******************************

*[The opening week, March 16-18, the movies ranked #3 & #8 in the top ten. In a subsequent week they ranked #3 & #10.]

Easter on Wall Street

Spring on Adelaide Ave. Our Neighbor’s Home

HE IS RISEN! HE IS RISEN, INDEED! Many will recognize this ancient greeting exchanged between Christian believers and Christ followers. Easter is for some reason still ringing in my ears and warming my heart. That greeting lies at the very heart and focus of the Christian faith, then and now. 🙂

Paul the Apostle of Christ said, and if Christ has not been raised, then our preaching is vain, your faith also is vain.” (1 Corinthians 15:14, NASB95). Blunt, well said, and of course, true.
You might question, “Why are you still writing and thinking about Easter, it’s come and gone for 2018?” Well, we are between the feast of “First Fruits” when Jesus was raised from the dead by God His Father, and the “Feast of Weeks” (Pentecost, May 20, 2018), a celebration in Judaism of when God sent His Word down to Moses on Mt Sinai, and in Christendom when God sent His Spirit to an upper room in Jerusalem to write His Word on the first human hearts.
Between those fifty days, Jesus was showing Himself for forty days (Acts 1:3), to more than five hundred people (I Cor 15:6). So we are still in that season. A season and event that changed time and history! For then, for now, forever. Can we really over state the importance and significance of this? You decide. In fact you will decide, for yourself, anyway.

Spring Like Easter Speaks of Hope and New Life

In our home group last week our people still wanted to discuss the resurrection and what new insights they had been given this year, and during that time, a sister shared an article she saw in The Wall Street Journal!

It shows, among other things, that God is still reaching out to people by many means and in every walk of life, “not wishing that any should perish” with His truth, love, and ever abundant grace with mercy, for salvation from our sins, power to live above sin, and eternal life. 🙂
I shared the article with one of my best friends of more than thirty years, who is also a spiritual mentor and he blogged about it and thought it powerful enough to send on to those on his email friendship list. This is part of what he wrote, and it’s all available on his blog.

Hope Eternal and Life Eternal In Christ’s Resurrection

“Yesterday in one of our ongoing times of fellowship, a dear brother in the Lord, Dwayne Bell, shared the article entitled “The Easter Effect and How It Changed the World” (see below, with my editing and adding of passages from the Word and some bolding), which is a very good read.  A bit long, but worth the effort!  And, wonder of wonders, this appeared in the Wall Street Journal!”

Charles Angel 
Been Pondering…
…………………………………………………………………………………………………….

The Easter Effect and How It Changed the World

https://eppc.org/publications/the-easter-effect-and-how-it-changed-the-world/

The first Christians were baffled by what they called ‘the Resurrection.’ Their struggle to understand it brought about astonishing success for their faith

By George Weigel

March 30, 2018

In the year 312, just before his victory at the Battle of the Milvian Bridge won him the undisputed leadership of the Roman Empire, Constantine the Great had a heavenly vision of Christian symbols. That augury (sign) led him, a year later, to end all legal sanctions on the public profession of Christianity.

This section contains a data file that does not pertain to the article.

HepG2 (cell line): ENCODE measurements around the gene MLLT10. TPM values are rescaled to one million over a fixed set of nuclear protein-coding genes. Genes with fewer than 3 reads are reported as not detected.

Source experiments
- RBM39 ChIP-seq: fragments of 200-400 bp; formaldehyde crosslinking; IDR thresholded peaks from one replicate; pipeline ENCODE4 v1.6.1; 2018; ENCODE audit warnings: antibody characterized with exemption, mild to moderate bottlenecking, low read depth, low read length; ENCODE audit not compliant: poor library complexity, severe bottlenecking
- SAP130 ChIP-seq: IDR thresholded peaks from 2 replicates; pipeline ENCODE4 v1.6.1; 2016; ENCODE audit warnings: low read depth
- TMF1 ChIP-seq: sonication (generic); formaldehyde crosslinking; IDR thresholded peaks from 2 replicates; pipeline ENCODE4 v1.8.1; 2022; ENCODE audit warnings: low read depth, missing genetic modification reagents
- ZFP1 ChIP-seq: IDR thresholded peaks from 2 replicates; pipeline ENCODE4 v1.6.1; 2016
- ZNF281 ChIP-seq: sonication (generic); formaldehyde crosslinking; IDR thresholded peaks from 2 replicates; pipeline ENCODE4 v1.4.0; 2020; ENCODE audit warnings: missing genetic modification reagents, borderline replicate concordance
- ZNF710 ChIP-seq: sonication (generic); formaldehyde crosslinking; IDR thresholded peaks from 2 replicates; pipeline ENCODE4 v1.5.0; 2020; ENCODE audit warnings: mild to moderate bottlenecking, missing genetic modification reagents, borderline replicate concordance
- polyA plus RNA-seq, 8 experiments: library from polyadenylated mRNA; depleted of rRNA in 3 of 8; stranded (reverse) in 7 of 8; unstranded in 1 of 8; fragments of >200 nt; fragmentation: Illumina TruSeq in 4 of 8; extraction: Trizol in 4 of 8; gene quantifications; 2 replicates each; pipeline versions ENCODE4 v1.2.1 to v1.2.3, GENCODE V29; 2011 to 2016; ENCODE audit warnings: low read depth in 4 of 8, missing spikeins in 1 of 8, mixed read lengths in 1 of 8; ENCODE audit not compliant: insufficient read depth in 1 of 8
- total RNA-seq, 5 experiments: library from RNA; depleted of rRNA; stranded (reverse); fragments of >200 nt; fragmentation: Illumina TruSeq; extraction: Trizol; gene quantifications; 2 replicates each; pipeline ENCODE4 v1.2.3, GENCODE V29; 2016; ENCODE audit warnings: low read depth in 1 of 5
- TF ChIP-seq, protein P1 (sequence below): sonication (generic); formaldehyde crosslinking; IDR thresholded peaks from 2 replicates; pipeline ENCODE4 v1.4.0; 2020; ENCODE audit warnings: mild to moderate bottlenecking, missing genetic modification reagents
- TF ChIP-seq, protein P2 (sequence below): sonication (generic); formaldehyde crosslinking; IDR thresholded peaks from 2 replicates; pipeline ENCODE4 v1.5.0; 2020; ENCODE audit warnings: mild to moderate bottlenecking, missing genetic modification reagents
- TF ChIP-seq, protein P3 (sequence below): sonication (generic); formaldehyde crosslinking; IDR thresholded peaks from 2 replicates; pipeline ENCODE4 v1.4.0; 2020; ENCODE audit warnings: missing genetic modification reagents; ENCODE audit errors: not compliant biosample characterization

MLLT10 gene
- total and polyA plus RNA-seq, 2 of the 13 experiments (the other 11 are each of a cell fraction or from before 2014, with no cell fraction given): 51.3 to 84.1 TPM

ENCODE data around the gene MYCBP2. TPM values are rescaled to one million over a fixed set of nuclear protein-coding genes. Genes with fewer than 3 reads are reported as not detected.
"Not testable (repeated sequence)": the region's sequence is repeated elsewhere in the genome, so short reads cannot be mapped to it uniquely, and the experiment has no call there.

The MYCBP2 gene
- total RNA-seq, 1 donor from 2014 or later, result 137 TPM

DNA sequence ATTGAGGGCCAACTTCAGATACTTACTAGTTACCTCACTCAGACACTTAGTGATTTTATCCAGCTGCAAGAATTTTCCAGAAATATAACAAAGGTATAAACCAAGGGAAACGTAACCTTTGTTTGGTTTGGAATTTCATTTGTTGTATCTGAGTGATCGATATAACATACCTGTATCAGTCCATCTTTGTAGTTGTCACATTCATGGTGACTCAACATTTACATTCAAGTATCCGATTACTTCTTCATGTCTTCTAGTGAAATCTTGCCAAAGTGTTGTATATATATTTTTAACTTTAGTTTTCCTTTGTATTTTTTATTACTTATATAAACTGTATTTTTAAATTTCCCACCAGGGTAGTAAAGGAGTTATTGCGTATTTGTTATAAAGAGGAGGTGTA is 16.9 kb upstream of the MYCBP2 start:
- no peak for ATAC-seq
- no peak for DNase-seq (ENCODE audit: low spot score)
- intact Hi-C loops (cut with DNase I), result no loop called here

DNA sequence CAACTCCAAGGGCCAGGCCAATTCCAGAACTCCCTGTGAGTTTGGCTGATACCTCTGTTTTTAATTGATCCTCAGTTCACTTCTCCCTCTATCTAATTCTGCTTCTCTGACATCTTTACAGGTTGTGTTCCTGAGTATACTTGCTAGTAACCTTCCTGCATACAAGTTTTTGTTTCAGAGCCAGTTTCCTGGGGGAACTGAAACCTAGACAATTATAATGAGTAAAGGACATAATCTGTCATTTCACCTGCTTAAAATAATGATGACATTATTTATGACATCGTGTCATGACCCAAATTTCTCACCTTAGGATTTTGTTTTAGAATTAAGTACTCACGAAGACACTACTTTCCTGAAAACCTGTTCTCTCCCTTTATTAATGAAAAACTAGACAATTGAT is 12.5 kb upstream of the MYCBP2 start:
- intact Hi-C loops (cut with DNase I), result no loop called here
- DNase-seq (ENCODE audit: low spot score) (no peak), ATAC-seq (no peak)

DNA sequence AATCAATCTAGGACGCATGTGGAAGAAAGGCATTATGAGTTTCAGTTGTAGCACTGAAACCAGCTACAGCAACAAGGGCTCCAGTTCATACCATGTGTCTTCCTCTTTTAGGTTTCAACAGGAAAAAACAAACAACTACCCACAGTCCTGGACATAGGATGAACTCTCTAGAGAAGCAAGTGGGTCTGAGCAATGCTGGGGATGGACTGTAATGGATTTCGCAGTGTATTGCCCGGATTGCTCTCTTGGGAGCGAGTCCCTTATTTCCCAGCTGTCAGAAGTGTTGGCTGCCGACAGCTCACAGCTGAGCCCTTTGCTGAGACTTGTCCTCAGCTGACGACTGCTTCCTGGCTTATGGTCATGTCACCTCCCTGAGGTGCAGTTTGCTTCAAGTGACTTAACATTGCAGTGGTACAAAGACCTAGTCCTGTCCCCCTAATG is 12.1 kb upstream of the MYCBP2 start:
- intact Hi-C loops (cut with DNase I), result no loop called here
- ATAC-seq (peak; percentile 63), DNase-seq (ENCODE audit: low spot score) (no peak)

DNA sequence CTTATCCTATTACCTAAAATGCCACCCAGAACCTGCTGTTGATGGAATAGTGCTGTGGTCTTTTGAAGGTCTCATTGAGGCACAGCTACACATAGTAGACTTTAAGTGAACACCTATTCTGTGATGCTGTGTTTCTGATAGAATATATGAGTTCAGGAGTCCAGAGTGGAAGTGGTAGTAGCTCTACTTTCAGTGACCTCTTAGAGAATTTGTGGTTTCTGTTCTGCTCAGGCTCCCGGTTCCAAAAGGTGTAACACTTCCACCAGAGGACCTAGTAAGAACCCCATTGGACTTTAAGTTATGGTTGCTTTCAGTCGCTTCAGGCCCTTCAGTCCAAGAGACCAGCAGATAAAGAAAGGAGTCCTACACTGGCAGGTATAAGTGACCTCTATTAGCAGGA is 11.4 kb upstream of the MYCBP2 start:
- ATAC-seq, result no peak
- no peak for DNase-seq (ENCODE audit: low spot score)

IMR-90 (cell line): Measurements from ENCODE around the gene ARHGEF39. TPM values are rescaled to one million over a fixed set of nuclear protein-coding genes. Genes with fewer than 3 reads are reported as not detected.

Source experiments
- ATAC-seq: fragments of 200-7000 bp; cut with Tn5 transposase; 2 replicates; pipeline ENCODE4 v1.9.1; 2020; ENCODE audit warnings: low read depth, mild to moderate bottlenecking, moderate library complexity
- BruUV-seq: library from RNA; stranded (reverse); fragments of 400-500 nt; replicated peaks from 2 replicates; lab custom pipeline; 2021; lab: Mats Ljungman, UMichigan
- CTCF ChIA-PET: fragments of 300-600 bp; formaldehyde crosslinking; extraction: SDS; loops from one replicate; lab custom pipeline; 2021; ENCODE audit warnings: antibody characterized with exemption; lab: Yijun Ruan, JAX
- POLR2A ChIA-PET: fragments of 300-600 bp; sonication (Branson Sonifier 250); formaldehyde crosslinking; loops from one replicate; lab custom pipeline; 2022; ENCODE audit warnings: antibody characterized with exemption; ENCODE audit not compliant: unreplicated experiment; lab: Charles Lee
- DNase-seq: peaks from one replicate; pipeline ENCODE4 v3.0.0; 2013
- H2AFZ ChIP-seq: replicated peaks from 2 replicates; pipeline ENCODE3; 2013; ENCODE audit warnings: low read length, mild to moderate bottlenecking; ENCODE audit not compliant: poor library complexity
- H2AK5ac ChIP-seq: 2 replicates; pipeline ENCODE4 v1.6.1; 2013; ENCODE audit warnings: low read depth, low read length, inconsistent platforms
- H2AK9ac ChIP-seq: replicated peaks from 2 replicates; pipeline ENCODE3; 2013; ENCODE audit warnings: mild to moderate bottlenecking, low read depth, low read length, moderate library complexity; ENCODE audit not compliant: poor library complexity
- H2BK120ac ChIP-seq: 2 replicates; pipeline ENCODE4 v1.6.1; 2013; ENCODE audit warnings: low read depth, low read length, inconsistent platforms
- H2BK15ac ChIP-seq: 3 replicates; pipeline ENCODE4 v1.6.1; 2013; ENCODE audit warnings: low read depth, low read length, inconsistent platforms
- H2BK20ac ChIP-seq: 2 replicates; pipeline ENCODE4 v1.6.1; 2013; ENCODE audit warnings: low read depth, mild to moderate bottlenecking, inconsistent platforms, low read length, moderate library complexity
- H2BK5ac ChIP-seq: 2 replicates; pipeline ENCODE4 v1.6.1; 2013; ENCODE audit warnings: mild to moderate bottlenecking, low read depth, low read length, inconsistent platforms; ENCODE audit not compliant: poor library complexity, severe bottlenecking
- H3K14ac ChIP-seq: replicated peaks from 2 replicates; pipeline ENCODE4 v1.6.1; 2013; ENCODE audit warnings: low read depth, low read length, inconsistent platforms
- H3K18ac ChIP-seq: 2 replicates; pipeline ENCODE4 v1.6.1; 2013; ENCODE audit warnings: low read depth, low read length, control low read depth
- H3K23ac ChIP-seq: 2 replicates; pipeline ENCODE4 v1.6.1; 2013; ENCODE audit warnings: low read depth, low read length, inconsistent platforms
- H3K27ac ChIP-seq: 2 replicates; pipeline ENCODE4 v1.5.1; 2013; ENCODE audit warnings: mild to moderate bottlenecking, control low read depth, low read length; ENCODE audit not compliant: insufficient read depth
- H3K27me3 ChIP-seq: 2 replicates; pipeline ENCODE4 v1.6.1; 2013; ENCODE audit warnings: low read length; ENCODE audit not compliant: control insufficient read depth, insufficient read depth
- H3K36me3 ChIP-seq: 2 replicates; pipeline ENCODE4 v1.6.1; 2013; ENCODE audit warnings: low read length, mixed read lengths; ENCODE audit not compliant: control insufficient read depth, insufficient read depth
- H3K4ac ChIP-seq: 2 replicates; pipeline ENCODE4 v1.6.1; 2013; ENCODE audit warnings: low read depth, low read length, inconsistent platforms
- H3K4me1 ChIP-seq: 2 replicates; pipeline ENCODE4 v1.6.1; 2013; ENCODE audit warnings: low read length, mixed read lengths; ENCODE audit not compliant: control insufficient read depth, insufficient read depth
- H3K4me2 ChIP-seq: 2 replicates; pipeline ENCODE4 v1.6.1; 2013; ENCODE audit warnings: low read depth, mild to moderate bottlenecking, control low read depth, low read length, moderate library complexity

Or so a pious tradition has it.

But there’s a more mundane explanation for Constantine’s decision: He was a politician who had shrewdly decided to join the winning side. By the early 4th century, Christians likely counted for between a quarter and a half of the population of the Roman Empire, and their exponential growth seemed likely to continue.

How did this happen? How did a ragtag band of nobodies from the far edges of the Mediterranean world become such a dominant force in just two and a half centuries? The historical sociology of this extraordinary phenomenon has been explored by Rodney Stark of Baylor University, who argues that Christianity modeled a nobler way of life than what was on offer elsewhere in the rather brutal society of the day. In Christianity, women were respected as they weren’t in classical culture and played a critical role in bringing men to the faith and attracting converts. In an age of plagues, the readiness of Christians to care for all the sick, not just their own, was a factor, as was the impressive witness to faith of countless martyrs. Christianity also grew from within because Christians had larger families, a byproduct of their faith’s prohibition of contraception, abortion and infanticide.

For theologians who like to think that arguments won the day for the Christian faith, this sort of historical reconstruction is not particularly gratifying, but it makes a lot of human sense. Prof. Stark’s analysis still leaves us with a question, though: How did all that modeling of a compelling, alternative way of life get started? And that, in turn, brings us back to that gaggle of nobodies in the early first century A.D. and what happened to them.

What happened to them was the Easter Effect.

There is no accounting for the rise of Christianity without weighing the revolutionary effect on those nobodies of what they called “the Resurrection”: their encounter with the one whom they embraced as the Risen Lord, whom they first knew as the itinerant Jewish rabbi, Jesus of Nazareth, and who died an agonizing and shameful death on a Roman cross outside Jerusalem. As N.T. Wright, one of the Anglosphere’s pre-eminent biblical scholars, makes clear, that first generation answered the question of why they were Christians with a straightforward answer: because Jesus was raised from the dead.

Now that, as some disgruntled listeners once complained about Jesus’ preaching, is “a hard saying.” It was no less challenging two millennia ago than it is today. And one of the most striking things about the New Testament accounts of Easter, and what followed in the days immediately after Easter, is that the Gospel writers and editors carefully preserved the memory of the first Christians’ bafflement, skepticism and even fright about what had happened to their former teacher and what was happening to them.

In Mark’s gospel, Mary Magdalene and other women in Jesus’ entourage find his tomb empty and a young man sitting nearby telling them that “Jesus of Nazareth, who was crucified…has risen; he is not here.” But they had no idea what that was all about, “and went out and fled from the tomb…[and] said nothing to anyone, for they were afraid.”